In hindsight I think the significance of avoiding external punishments had nothing to do with avoiding coercion or reducing the scope of my influence as a parent. Coercion is inevitable, built into the fabric of our interactions. It is there and nothing I can do will change this. The significant result of not using punishment has been what I *did* do instead. I did engage ds in cooperative thinking. I did encourage words, listening, empathy, and verbal communication~so that the result is ds learned this way of communicating, he absorbed these ways of living, and has the ability now to cooperate, use words, and get along easily with others. In hindsight this is so inevitable and obvious to me, but I don't think I got it for a long time. I thought parenting was about avoiding certain mistakes. Really, it's much more than that.
Absolutely brilliantly said!
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#129 of 200 Old 12-13-2006, 02:09 AM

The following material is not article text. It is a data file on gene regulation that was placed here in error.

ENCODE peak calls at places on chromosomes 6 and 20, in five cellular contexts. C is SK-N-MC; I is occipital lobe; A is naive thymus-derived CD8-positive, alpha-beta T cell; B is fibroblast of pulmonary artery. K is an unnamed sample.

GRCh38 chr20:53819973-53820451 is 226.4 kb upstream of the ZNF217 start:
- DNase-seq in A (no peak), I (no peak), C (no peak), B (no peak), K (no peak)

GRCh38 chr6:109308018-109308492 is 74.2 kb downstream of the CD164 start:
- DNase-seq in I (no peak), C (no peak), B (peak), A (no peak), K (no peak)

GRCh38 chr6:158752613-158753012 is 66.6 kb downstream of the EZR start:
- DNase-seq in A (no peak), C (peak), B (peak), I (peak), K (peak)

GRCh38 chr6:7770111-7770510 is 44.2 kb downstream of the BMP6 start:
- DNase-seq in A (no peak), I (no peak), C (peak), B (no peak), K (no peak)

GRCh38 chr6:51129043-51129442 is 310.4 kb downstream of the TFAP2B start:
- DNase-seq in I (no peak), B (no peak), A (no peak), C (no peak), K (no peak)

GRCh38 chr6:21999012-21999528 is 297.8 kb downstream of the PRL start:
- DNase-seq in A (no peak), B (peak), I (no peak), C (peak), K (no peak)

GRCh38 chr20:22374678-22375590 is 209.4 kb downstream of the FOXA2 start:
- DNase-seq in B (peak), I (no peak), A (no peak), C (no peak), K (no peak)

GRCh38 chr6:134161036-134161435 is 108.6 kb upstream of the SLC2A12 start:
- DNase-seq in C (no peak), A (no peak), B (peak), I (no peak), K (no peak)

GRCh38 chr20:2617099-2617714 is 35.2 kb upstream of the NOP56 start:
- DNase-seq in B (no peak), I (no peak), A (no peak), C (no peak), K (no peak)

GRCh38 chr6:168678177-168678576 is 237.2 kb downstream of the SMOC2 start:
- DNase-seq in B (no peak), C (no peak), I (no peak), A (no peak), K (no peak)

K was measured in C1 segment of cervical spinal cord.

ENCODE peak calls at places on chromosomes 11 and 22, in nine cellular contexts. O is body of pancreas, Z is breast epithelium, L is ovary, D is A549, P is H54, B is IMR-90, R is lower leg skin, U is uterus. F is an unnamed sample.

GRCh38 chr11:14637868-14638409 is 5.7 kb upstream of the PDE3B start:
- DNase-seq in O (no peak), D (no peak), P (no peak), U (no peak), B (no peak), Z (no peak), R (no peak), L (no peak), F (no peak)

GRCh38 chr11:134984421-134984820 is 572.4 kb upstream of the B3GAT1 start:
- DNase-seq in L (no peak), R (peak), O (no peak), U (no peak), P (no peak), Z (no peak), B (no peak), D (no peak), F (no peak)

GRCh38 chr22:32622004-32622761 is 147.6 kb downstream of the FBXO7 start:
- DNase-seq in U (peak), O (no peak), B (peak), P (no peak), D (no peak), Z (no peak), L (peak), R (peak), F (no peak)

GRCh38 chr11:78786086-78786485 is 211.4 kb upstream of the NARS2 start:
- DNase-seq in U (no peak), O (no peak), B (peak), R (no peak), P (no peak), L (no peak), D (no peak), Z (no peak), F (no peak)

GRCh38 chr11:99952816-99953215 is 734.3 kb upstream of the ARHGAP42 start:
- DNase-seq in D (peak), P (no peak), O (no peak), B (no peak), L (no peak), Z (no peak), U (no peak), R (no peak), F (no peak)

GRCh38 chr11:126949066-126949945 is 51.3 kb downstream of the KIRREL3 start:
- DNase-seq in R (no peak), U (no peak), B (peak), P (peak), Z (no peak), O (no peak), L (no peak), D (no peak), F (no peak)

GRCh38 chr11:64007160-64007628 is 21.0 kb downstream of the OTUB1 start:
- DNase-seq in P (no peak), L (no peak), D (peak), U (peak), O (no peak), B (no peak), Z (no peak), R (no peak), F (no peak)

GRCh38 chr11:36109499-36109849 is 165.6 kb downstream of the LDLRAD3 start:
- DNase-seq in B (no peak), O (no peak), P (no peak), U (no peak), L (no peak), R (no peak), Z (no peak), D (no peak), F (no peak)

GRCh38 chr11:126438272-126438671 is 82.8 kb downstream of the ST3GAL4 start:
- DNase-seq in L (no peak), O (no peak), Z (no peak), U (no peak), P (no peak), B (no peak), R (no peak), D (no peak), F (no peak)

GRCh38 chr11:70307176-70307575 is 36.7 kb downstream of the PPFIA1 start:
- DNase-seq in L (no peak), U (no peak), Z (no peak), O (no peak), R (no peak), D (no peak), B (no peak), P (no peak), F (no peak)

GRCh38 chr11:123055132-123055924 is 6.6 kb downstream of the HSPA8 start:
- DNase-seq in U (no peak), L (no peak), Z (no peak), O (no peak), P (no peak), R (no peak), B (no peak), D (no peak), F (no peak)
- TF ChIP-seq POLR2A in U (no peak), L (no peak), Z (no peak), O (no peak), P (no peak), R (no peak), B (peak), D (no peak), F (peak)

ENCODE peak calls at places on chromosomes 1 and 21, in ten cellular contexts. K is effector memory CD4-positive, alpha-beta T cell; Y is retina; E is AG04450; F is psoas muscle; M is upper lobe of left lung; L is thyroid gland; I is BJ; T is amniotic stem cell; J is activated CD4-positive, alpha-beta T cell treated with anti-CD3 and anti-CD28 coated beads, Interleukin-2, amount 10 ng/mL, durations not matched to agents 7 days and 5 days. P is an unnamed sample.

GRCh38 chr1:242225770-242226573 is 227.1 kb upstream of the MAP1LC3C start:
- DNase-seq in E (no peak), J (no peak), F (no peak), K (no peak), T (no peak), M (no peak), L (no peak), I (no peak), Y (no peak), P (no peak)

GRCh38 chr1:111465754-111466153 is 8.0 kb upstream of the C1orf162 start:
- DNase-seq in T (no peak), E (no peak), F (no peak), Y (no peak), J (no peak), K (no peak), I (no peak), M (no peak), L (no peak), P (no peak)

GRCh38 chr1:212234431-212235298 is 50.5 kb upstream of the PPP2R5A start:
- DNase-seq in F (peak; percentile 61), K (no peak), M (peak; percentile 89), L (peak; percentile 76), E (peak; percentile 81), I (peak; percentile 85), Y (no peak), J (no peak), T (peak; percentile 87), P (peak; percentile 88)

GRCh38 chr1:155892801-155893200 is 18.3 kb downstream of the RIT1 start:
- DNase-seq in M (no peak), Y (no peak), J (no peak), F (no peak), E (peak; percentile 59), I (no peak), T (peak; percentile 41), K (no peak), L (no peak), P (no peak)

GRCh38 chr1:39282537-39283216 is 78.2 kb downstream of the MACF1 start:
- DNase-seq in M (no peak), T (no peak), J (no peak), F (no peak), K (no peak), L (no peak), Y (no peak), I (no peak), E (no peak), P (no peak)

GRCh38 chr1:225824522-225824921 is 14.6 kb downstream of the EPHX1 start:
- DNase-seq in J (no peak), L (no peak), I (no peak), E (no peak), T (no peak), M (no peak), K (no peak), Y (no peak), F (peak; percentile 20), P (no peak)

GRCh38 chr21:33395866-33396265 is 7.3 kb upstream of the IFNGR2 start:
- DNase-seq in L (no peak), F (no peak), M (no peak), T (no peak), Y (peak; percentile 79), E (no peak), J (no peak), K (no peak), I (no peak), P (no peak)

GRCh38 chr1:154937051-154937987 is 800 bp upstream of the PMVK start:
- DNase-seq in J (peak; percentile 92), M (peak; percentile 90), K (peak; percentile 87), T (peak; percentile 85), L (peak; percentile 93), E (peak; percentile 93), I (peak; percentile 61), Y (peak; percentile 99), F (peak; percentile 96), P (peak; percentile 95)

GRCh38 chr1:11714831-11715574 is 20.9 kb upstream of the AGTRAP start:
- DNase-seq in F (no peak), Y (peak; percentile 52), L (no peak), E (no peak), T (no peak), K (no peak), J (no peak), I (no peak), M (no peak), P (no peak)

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Man, y'all are a lot more patient than me! I'm more like, "Get in the carseat now! We're in a hurry!"
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#130 of 200 Old 12-13-2006, 02:30 AM
 
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Wow! I just wanted to pop back in to say Great Thread!
I now have to go back and read the 5 pages that have been added since I posted here on Monday!

Take Care,
Erika :

"Do not follow where the path may lead. Go instead where there is no path and leave a trail..."
"I am learning all the time, the tombstone will be my diploma"- Eartha Kitt
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#131 of 200 Old 12-13-2006, 02:40 AM
 
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So negotiation and problem-solving are coercion?
I think they can be. Negotiation sometimes means that neither party really gets what they want. It's often settling for less than what you want in order to avoid conflict.

Problem-solving is different. If the problem is that your child doesn't want to ride in the carseat because the fabric itches the backs of her thighs, then a solution might be for the child to wear pants or sit on a towel. Of course that isn't coercion.